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The bold anti-corruption campaign by Saudi Arabia's crown prince and his aggressive foreign policy threaten to undermine his effort to promote a more moderate form of Islam, warns Pulitzer Prize-winning columnist and best-selling author Thomas Friedman.
The New York Times columnist, who began his career covering the Middle East and Israel, recently interviewed Crown Prince Mohammed bin Salman, who is widely expected to take the throne in Saudi Arabia. The 32-year-old prince is leading an economic transformation in the world's largest oil exporter and the center of the Sunni Muslim faith.
Friedman said Mohammed's campaign to roll back the strict religious atmosphere that has dominated the kingdom since 1979 is the most consequential item on his reform agenda. It would allow the Saudis to overhaul their education system and help rein in a militant strain of Islam that has spread throughout the world, he said.
Saudi Arabia recently announced it will lift a long-standing ban on women driving. Under Mohammed, the kingdom can now host concerts and women and men are able to mingle more freely, Friedman said.
This marks a dramatic change from the recent past, when Saudi authorities would arrest extremists at the United States' request, but refused to tackle the "war of ideas" in Islam that fueled extremism, Friedman said.
"He's taking these guys on at the idea level. What it's doing is it's going to give permission now to everybody else to do that. That is so important. There is nothing more important than taking this on," Friedman told CNBC's "Squawk Box" on Tuesday.
However, Friedman said Mohammed is guilty of "missteps" at home and abroad that could undercut the religious reforms that the Saudi public broadly supports.
"I was blown away about how much of this is coming from the bottom up, but ... how he handles these domestic issues and these foreign issues can really undermine him on what is the central project," Friedman said.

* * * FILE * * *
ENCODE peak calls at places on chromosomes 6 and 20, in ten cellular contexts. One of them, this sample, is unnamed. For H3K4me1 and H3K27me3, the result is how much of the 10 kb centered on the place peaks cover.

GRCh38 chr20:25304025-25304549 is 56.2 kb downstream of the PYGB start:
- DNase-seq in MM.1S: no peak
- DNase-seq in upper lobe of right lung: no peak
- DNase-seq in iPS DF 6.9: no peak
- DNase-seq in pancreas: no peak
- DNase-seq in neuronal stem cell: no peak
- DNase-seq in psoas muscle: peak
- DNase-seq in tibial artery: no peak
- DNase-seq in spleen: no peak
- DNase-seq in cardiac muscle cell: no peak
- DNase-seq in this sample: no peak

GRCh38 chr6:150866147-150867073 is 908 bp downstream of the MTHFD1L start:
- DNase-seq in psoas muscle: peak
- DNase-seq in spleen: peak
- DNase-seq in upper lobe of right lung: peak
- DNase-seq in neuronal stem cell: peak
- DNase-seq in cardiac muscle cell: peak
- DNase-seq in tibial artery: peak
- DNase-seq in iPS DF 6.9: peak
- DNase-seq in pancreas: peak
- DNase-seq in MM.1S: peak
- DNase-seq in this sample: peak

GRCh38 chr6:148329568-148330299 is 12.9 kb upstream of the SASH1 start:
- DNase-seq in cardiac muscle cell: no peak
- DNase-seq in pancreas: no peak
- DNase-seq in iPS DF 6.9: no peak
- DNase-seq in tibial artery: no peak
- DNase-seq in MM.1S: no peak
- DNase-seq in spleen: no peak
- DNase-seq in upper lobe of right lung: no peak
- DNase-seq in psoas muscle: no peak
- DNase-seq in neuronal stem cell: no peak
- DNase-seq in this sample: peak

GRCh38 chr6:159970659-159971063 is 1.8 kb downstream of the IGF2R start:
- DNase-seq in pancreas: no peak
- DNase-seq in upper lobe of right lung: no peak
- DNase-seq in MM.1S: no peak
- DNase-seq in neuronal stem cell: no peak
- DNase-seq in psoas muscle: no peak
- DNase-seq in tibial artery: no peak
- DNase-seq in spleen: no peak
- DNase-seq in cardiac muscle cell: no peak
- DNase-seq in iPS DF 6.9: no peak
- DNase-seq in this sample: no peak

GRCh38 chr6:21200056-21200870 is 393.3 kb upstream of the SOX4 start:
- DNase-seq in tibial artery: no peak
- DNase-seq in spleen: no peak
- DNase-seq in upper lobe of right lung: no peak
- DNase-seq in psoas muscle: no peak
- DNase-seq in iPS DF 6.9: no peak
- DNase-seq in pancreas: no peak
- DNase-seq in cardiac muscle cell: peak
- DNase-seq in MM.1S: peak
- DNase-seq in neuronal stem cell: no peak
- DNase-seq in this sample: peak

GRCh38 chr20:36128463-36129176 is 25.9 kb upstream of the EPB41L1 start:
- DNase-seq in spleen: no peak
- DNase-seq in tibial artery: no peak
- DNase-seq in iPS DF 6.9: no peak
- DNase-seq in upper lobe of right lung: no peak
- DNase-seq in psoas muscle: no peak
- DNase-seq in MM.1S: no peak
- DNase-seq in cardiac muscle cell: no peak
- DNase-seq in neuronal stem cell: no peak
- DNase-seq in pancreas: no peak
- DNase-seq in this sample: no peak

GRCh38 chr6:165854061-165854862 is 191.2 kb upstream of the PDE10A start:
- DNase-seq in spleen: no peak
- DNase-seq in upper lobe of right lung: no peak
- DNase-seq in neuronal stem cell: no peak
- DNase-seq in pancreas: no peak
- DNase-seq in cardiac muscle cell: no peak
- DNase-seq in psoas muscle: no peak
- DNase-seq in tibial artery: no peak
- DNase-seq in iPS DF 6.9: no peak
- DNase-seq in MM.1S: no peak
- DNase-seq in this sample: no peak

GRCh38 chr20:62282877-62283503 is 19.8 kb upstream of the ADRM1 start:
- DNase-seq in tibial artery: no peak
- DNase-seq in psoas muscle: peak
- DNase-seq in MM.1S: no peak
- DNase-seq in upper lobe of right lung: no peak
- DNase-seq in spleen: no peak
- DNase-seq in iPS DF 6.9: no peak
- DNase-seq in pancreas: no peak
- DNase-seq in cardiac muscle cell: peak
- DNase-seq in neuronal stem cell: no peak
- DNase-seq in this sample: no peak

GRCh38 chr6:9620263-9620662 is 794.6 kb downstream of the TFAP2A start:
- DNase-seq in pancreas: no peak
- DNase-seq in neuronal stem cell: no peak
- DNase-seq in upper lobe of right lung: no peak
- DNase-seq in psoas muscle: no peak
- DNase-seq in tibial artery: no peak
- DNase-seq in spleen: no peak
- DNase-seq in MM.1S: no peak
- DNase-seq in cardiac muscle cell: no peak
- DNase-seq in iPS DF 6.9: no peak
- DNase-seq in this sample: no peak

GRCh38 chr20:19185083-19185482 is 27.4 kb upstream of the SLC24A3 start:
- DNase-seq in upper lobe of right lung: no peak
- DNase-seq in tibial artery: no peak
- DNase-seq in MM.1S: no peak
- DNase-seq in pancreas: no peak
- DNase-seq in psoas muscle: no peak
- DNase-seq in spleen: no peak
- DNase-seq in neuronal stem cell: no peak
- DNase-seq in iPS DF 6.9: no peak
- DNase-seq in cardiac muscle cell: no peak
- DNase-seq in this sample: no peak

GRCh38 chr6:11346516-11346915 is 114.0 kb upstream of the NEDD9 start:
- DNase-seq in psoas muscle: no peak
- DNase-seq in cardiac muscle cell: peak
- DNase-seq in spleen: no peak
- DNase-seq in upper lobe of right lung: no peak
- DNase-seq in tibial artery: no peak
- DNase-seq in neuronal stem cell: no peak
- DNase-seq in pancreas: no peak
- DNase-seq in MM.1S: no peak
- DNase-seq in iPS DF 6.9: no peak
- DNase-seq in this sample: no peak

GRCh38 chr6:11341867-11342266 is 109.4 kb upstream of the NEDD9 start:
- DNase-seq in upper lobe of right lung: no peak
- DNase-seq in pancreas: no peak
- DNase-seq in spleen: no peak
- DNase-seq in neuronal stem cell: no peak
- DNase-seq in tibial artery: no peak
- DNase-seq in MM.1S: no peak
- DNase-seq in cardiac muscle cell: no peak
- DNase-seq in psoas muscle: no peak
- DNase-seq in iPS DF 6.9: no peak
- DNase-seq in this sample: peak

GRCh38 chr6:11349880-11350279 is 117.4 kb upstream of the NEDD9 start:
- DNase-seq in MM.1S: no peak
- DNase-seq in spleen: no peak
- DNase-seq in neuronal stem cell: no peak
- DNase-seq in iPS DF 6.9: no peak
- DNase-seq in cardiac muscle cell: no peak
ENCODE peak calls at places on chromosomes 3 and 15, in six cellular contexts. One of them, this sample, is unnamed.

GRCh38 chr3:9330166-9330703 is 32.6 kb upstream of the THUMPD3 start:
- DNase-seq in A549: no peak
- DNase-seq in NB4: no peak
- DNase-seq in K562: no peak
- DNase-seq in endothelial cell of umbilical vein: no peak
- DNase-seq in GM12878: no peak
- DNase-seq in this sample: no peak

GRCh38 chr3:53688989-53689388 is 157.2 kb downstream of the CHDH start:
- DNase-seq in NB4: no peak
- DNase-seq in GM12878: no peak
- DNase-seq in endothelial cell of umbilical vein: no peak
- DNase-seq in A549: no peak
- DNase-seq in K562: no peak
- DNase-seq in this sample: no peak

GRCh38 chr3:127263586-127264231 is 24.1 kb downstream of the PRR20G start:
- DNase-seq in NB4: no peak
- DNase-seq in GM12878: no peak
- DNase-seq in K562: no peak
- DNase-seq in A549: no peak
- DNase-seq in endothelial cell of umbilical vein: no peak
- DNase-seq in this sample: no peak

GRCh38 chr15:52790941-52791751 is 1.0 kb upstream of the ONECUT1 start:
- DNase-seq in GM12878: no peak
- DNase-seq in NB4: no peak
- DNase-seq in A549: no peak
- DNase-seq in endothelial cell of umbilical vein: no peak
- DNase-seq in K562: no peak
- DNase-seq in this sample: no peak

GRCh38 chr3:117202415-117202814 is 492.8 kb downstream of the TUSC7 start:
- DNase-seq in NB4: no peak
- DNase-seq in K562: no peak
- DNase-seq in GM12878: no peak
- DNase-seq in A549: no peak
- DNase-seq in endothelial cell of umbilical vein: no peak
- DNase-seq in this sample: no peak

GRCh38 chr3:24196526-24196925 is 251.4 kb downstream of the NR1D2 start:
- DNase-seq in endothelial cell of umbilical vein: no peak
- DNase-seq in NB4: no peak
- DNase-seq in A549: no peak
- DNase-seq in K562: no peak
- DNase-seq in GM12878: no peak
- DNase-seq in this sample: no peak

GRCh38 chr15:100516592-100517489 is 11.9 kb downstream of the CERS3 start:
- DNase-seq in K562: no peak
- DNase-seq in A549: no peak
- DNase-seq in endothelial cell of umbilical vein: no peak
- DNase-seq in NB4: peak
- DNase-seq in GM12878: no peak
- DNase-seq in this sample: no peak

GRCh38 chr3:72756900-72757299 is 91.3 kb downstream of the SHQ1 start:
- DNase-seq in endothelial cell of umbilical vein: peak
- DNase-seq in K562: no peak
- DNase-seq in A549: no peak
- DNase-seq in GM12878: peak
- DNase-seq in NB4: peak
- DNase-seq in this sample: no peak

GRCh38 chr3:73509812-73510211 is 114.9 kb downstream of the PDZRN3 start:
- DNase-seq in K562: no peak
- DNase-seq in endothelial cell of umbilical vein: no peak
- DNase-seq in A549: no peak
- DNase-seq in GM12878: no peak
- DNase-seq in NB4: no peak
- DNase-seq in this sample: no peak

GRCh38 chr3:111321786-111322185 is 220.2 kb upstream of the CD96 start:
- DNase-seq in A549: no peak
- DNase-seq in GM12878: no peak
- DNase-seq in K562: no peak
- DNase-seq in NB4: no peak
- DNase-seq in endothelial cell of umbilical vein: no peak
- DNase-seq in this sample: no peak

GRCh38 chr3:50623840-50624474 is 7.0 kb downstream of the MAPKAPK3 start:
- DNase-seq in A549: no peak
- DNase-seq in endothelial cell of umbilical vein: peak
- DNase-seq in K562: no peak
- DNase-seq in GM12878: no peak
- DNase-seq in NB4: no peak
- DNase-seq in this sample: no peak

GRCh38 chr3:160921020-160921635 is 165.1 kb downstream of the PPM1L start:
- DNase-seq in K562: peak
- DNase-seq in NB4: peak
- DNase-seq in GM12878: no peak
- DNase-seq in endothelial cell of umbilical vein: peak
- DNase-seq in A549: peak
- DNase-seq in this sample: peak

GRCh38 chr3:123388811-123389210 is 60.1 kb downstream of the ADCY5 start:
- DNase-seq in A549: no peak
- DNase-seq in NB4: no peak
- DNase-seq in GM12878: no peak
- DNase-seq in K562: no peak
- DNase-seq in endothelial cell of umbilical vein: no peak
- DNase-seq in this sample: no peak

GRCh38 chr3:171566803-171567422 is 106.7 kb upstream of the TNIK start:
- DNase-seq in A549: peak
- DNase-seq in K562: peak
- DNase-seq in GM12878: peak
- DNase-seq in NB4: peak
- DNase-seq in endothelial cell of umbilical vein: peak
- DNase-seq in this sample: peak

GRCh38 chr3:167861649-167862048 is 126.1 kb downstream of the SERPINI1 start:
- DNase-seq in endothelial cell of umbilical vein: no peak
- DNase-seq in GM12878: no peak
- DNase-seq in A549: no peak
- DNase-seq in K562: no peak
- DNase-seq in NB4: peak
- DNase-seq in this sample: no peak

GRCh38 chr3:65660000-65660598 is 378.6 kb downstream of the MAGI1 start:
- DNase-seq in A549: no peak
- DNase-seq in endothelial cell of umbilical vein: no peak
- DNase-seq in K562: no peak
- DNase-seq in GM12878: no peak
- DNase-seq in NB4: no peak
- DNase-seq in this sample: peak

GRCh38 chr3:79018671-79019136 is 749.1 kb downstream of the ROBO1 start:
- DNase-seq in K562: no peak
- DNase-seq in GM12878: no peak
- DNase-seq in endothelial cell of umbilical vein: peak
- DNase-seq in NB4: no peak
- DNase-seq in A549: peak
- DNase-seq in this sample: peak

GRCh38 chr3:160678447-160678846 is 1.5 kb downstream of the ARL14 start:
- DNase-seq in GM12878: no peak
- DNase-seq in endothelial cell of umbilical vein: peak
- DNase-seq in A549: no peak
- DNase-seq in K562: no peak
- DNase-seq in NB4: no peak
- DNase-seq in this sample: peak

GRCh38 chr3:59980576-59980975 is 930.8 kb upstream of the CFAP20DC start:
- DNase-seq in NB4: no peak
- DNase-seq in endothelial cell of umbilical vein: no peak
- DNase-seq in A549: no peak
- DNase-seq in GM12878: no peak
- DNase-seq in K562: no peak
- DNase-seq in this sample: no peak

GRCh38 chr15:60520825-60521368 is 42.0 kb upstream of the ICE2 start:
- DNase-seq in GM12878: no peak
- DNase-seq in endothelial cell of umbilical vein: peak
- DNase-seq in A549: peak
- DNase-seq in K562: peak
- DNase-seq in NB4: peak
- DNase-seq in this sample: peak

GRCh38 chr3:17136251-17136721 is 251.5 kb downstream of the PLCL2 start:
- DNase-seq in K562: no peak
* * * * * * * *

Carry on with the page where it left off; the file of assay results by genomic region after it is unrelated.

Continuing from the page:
The prince spearheaded a 2015 invasion of neighboring Yemen that had dragged on and drawn harsh criticism from human rights groups. Earlier this year, Saudi Arabia and its allies sought to force Qatar to change its foreign policy by isolating the tiny Gulf monarchy, but the Qataris have refused to yield.
The Saudis appeared to intervene this month in Lebanon's affairs when Lebanese Prime Minister Saad Hariri briefly resigned during a trip to Saudi Arabia. The incident came amid Saudi saber rattling against regional rival Iran, which supports the Lebanese Shiite Muslim group Hezbollah.
Around the same time, Saudi authorities began rounding up princes, officials and businessmen as part of an anti-corruption campaign. The detainees were reportedly offered their freedom if they signed over their assets.
Middle East watchers, including Friedman, say the arrests are likely aimed at consolidating Mohammed's power as well as cracking down on Saudi Arabia's well-documented graft problem. Friedman said the process has not been transparent so far and could yet backfire.
"This is a pivotal moment, I think, for the crown prince. If this process of arresting these people ... ends with some form of transparency and is done in the context of a rule of law, I think it will strengthen him," he said.
"If it doesn't, I think it will weaken him and it will affect both Saudi investors and global investors."